Tuesday, December 28, 2004

Notes on the Feast of the Holy Innocents.

Today the Church remembers the Holy Innocents, the male infants of Bethlehem and environs who were killed at the command of King Herod. Though tradition put the number of children slaughtered by Herod in the thousands, the comparatively small population of 1st century Bethlehem has led modern scholars to suggest that there may have been as few as twenty. This conclusion in no way diminishes the poignancy of the Holy Innocents' martyrdom. Unlike later martyrs, the Holy Innocents were killed not because they professed faith in Jesus Christ but essentially because they were in the wrong place at the wrong time. Nowadays we're sadly accustomed to hearing similar reports of innocent people killed in acts of random violence, often in their own homes or in the streets of their neighborhoods. The Feast of the Holy Innocents offers us an opportunity to remember these modern victims of violence and to pray for a safer society.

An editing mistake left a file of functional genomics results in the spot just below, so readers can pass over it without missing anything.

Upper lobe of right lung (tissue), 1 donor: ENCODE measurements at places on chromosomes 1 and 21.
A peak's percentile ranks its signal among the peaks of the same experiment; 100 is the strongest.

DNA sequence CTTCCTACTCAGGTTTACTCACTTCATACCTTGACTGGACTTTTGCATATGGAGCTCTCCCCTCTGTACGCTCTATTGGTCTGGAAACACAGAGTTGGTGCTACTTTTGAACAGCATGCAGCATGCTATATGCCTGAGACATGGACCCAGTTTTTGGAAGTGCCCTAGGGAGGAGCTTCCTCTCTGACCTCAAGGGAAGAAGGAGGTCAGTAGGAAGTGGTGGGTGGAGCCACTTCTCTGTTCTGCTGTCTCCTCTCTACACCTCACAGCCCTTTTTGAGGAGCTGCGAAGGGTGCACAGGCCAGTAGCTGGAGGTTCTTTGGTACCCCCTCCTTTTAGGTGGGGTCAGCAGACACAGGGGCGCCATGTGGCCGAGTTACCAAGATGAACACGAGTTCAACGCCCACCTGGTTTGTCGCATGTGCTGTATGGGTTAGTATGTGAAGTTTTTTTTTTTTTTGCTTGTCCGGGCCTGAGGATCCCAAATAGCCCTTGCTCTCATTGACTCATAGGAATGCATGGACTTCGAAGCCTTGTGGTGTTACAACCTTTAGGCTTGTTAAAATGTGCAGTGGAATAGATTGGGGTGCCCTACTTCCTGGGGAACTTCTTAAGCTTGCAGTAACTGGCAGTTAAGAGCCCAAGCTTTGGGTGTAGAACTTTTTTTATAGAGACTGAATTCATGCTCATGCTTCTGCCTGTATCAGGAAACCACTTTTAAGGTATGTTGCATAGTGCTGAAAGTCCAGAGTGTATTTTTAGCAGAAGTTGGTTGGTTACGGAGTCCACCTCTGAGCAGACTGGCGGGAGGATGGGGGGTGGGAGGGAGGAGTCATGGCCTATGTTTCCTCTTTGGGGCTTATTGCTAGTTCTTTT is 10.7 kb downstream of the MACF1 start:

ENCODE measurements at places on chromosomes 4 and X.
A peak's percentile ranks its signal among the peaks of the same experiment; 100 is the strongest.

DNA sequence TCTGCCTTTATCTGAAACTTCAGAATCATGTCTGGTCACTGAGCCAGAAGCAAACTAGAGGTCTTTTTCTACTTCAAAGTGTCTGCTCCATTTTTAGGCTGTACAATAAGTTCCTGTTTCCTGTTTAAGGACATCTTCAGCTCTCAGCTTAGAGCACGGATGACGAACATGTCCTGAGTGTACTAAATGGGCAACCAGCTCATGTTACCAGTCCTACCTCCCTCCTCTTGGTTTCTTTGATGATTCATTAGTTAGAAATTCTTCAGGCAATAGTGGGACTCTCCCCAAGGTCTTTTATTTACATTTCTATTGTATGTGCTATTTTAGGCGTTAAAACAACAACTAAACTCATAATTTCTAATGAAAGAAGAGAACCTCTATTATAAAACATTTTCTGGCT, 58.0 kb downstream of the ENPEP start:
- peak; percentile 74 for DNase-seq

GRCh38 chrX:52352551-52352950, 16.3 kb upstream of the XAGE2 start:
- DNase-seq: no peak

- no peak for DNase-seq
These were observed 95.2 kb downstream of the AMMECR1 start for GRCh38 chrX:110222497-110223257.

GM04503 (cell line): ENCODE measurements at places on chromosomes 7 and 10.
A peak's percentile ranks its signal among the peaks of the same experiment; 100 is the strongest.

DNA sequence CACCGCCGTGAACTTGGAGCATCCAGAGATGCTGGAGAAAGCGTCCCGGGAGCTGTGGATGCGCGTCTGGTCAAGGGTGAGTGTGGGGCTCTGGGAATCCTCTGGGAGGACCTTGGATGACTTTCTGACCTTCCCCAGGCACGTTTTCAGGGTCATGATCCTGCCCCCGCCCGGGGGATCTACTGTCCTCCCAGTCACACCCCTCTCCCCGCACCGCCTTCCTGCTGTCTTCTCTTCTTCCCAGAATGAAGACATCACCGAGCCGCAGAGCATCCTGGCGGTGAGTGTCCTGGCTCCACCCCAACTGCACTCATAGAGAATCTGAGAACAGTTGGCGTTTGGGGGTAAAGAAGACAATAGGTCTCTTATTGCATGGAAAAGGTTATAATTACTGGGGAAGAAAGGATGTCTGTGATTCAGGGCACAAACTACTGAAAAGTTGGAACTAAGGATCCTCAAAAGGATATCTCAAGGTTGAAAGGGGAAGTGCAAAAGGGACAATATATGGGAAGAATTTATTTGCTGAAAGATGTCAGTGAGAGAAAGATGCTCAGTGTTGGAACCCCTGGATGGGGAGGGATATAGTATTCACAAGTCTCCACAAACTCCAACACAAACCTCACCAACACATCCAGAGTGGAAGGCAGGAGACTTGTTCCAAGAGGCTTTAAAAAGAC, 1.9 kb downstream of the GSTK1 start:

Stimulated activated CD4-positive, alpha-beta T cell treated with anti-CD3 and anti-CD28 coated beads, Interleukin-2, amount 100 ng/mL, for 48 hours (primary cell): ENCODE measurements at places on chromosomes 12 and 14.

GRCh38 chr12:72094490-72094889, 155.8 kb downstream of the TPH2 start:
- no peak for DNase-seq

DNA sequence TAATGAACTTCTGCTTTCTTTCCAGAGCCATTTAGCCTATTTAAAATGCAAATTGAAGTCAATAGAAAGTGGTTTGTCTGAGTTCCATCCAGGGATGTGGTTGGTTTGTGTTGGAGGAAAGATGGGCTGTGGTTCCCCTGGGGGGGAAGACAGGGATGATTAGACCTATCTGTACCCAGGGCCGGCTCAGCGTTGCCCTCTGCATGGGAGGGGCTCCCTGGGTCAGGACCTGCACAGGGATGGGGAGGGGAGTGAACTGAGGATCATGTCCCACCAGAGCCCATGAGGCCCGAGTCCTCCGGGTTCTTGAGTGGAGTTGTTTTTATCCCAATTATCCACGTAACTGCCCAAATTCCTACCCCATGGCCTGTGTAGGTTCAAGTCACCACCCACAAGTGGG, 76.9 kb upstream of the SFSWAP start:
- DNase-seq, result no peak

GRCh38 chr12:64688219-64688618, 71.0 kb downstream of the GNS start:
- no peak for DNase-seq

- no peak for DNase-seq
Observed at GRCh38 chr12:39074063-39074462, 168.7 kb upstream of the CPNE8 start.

On a very different note, the Feast of the Holy Innocents relates to two distinct but similar customs of religious life. I'm told that in many religious houses there was once a tradition that on this feast the youngest member of the community would take the place of the superior and assume leadership for one day. Though I can't speak for other communities, this custom certainly isn't practiced at Loyola House (even if it was, the novices' being away on home visits on December 28th would seem to make the matter moot). However, we do have some other customs with ties to the Holy Innocents. From what I've heard, the title of "Holy Innocent" is traditionally conferred upon the youngest novice in each class. Though Jonathan is the youngest novice in this year's entering class at Loyola House, the Holy Innocent moniker eluded him. By entirely mysterious means, the title passed instead to Drew, whose good-natured acceptance of the honor perhaps explains how it fell on him in the first place. Jonathan, it should be noted, still retains certain traditional prerogatives as the youngest novice, most notably the privilege of preaching at the community Mass on the Feast of St. Stanislaus Kostka. Satisfactory to all, this state of affairs might be a sterling example of another great Jesuit tradition - forsaking "either/or" in favor of "both/and." AMDG.


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